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Friends come together to get free food across US from farms to those in need

Their first shipment of potatoes from an Idaho farm is due for the Bronx.

A truck carrying 43,000 pounds of potatoes from a farm in Idaho is now bound for the Bronx, New York, to help families in need, thanks to the quick-thinking efforts of a team of friends.

John Botti of Westchester, New York, told ABC News on Thursday that he'd been watching "World News Tonight" on April 14 when he heard that farmers across the U.S. were pouring milk down the drain and watching vegetables rot in the fields -- a side effect of the COVID-19 pandemic gripping the world.

"I said, 'This is wrong. We need to do something,'" said Botti, a money manager.

"Within the next 48 hours, a group of my friends will have mobilized a bootstrapped effort to transport food from farmers to food banks in the NY area. This amazing group has been creative and resourceful and is making an immediate difference," he continued in the post.

Botti was linked to cabbage farmers, potato farmers and even a woman in Mississippi with rice. By Saturday, his group had grown by a dozen more friends. They agreed to not only take the food from the farms that were going to be trashed, but to also raise money to buy the food from farmers like Ryan Cranney in Idaho.

"His generous offer of 2 million free potatoes had already been picked up by many deserving food banks and individuals out West. We were a day too late. But nonetheless, we purchased a full trailer load of 43,000 pounds of pre-washed and boxed potatoes from Cranney Farms in Idaho at wholesale pricing," Botti said in the social media post about Farms to Food Banks.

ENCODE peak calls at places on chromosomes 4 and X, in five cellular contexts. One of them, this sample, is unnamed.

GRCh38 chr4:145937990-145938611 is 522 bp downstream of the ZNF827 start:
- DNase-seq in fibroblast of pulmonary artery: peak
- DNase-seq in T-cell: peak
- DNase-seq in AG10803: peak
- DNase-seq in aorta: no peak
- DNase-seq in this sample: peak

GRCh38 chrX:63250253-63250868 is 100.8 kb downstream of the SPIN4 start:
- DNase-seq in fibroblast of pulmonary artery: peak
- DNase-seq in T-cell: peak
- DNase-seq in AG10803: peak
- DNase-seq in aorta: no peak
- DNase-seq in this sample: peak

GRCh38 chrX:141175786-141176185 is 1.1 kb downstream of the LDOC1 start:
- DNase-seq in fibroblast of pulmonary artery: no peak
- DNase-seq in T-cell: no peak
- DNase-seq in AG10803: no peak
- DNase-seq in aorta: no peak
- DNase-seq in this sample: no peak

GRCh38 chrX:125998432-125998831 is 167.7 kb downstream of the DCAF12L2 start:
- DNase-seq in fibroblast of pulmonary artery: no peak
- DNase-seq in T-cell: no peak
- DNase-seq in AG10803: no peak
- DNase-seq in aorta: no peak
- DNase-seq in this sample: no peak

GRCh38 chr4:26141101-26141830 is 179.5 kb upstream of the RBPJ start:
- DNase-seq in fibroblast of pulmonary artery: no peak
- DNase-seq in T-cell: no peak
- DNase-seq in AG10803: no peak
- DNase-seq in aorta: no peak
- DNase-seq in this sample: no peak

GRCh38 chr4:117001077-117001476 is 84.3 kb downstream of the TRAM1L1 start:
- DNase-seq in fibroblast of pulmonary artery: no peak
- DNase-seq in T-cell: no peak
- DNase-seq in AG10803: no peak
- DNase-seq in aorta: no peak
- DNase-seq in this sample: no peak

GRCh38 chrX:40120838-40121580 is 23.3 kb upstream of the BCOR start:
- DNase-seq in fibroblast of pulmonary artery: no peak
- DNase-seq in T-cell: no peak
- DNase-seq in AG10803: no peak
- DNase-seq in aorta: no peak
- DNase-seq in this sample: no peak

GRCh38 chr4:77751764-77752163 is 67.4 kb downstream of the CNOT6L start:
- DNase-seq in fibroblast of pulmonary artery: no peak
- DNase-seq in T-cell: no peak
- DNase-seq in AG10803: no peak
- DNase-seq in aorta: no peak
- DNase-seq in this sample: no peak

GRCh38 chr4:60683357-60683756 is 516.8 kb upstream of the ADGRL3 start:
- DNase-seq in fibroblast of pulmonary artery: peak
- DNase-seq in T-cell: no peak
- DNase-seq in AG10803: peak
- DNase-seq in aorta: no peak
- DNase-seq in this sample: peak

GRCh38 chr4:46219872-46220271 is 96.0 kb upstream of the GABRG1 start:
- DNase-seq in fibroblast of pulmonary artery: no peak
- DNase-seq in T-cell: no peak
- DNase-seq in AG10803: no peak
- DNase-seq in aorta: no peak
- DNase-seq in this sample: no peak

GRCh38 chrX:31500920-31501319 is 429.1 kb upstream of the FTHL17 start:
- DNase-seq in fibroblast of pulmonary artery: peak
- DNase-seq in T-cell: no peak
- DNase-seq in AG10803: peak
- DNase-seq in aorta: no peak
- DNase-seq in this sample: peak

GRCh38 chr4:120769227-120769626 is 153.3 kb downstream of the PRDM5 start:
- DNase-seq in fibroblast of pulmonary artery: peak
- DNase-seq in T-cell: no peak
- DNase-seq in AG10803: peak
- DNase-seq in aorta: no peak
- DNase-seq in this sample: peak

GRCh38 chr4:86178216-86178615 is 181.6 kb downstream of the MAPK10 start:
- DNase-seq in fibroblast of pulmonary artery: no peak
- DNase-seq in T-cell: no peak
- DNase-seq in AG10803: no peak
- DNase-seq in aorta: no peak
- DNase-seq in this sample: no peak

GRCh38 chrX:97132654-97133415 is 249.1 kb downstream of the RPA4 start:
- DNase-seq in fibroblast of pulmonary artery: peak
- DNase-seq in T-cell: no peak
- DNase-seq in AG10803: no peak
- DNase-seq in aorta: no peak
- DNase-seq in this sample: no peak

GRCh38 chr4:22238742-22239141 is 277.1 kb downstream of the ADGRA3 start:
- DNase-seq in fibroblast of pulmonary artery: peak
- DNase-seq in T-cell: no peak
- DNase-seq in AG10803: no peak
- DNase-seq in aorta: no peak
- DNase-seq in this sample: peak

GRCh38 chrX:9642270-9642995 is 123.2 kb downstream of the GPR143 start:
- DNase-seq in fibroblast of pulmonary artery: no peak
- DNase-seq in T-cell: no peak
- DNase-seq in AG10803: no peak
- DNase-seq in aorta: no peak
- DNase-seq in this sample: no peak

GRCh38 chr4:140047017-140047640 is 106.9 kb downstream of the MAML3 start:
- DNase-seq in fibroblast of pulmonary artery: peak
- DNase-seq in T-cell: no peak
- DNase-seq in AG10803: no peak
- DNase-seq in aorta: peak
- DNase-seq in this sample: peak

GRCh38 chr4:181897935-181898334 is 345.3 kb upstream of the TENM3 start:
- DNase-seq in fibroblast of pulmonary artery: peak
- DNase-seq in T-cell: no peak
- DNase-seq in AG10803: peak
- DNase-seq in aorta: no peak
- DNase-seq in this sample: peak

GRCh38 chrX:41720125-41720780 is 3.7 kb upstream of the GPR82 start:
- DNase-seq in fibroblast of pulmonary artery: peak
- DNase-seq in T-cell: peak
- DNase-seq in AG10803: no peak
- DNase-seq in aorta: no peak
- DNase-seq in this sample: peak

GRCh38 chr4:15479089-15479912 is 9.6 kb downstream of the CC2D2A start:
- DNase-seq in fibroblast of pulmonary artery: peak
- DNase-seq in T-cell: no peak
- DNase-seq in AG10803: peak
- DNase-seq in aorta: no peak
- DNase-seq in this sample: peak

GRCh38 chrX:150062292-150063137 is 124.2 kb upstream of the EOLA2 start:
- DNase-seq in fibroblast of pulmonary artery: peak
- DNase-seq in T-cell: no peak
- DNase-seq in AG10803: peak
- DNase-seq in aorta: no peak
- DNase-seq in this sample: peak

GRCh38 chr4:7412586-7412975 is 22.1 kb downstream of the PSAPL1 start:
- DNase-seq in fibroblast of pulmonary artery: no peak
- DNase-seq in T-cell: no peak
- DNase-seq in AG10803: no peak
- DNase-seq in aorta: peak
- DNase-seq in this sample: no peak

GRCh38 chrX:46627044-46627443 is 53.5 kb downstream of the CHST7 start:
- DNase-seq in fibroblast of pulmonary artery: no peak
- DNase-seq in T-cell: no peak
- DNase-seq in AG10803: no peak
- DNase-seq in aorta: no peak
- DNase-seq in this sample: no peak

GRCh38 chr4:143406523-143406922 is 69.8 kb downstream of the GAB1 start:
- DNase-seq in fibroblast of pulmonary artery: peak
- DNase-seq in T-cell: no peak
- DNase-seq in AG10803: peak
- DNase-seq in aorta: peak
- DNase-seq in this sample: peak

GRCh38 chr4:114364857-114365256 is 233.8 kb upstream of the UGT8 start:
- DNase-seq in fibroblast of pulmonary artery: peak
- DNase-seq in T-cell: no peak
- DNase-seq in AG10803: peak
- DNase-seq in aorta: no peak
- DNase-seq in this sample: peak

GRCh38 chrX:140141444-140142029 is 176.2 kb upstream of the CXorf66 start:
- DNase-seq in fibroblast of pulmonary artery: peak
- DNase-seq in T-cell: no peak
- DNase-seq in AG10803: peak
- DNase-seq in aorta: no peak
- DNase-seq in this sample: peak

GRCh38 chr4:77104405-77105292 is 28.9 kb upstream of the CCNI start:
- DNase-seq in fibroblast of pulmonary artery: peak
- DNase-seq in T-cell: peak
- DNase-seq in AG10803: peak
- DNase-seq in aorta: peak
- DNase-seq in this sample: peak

The first shipment of food -- potatoes from the Cranney Farms -- is being driven by Army veteran Dave Lemon and due to arrive to the South Bronx on Saturday. Botti said the food was heading to the East Side House Settlement in the Bronx.

Dan Diaz, the East Side House Settlement's executive director, said the organization’s mission had been primarily the community’s workforce and education. Now, he said, it's had to pivot to address the most basic of needs: hunger.

Lemon, the truck driver, told ABC News that being chosen by his company to deliver the food to New York was important to him.

"This is the only way I know how to help in this time of need, when it is truly important to help each other," he said.

Ryan Cranney of Cranney Farms told ABC News on Thursday that he appreciated what Botti and his group were doing.

"As people do kind and giving things for each other, that charitable enthusiasm can spread like wildfire," Cranney said. "I hope to continue to work together to help others during this difficult time."

Later, on Thursday, Botti told ABC News that the group had received an additional 571 donations, totaling $25,000, since "World News Tonight" had reported on its efforts. He said the group planned to buy more food to be picked up and delivered on Friday.

"This gives other people hope that as humanity, we can come together and we can come up with solutions and make a difference," Botti said. "We're lighting candles in the darkness right now."

He also credited and thanked the group's donors, including SOAR Transportation in Salt Lake City; Rotary Club of New York; Miami Club Rum; Michael Zaro of Zaro’s Family Bakery; Jon Lloyd-Jones and Hudson Stables; Fordham Prep HS Club - Build the Bronx; Cranney Farms; East Side House Settlement; and an anonymous friend.

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